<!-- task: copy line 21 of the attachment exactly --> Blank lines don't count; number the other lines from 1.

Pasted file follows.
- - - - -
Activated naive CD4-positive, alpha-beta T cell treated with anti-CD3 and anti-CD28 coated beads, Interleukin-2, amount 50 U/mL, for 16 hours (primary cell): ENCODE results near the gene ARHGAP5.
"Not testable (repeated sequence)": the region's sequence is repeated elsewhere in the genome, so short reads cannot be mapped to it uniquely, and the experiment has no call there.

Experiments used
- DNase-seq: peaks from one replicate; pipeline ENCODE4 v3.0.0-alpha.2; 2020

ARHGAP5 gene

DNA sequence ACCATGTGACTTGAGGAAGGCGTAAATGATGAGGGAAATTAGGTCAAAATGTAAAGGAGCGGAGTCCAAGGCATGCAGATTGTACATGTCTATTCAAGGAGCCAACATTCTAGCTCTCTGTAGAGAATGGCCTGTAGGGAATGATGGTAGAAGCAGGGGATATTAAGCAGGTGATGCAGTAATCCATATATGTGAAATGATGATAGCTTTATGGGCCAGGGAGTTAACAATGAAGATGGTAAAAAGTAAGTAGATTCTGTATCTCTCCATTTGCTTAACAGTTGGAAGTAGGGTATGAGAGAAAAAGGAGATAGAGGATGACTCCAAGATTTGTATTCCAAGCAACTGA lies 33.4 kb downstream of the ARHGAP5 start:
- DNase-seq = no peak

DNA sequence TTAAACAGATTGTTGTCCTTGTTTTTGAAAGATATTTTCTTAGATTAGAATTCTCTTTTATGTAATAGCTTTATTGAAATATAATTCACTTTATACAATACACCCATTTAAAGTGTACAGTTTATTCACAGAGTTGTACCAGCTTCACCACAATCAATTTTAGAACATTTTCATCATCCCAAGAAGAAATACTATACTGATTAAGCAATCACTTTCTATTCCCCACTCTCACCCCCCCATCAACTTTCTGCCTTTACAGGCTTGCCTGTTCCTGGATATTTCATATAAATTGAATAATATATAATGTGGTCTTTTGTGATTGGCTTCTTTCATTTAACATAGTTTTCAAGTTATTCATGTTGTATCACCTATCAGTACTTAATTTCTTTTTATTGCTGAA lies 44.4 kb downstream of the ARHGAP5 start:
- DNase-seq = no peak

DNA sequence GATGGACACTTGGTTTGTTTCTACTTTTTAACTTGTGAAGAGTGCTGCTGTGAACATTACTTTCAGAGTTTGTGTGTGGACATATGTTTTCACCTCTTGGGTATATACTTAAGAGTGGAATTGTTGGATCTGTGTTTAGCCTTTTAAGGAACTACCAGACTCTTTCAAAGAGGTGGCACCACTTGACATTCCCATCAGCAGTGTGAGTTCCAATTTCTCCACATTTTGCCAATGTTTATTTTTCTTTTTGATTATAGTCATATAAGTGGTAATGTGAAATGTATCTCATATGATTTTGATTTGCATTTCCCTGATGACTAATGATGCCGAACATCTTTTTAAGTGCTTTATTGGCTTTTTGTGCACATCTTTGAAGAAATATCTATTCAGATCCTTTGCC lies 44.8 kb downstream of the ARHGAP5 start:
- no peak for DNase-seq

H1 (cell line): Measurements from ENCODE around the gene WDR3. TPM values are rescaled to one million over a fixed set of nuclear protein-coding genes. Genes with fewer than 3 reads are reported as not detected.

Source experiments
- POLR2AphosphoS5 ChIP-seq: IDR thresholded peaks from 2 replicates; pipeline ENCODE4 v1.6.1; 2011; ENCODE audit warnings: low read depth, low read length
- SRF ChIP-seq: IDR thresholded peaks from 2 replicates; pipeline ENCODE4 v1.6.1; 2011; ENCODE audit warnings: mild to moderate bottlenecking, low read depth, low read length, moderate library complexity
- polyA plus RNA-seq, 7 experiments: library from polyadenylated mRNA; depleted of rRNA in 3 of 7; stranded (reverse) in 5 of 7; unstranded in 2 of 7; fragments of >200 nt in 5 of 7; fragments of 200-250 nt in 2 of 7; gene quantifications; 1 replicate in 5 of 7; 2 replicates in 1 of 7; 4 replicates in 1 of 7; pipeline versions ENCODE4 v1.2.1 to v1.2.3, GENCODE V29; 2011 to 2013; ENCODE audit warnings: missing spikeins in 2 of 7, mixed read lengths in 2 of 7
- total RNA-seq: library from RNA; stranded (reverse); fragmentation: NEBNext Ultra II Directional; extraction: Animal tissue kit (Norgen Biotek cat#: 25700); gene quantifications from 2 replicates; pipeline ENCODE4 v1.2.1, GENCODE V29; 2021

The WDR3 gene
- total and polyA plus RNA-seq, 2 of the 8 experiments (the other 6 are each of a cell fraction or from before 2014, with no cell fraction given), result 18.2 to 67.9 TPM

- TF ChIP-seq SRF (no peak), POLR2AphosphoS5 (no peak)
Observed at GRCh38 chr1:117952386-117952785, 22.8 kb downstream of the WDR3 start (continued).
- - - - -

Observed at GRCh38 chr1:117952386-117952785, 22.8 kb downstream of the WDR3 start (continued).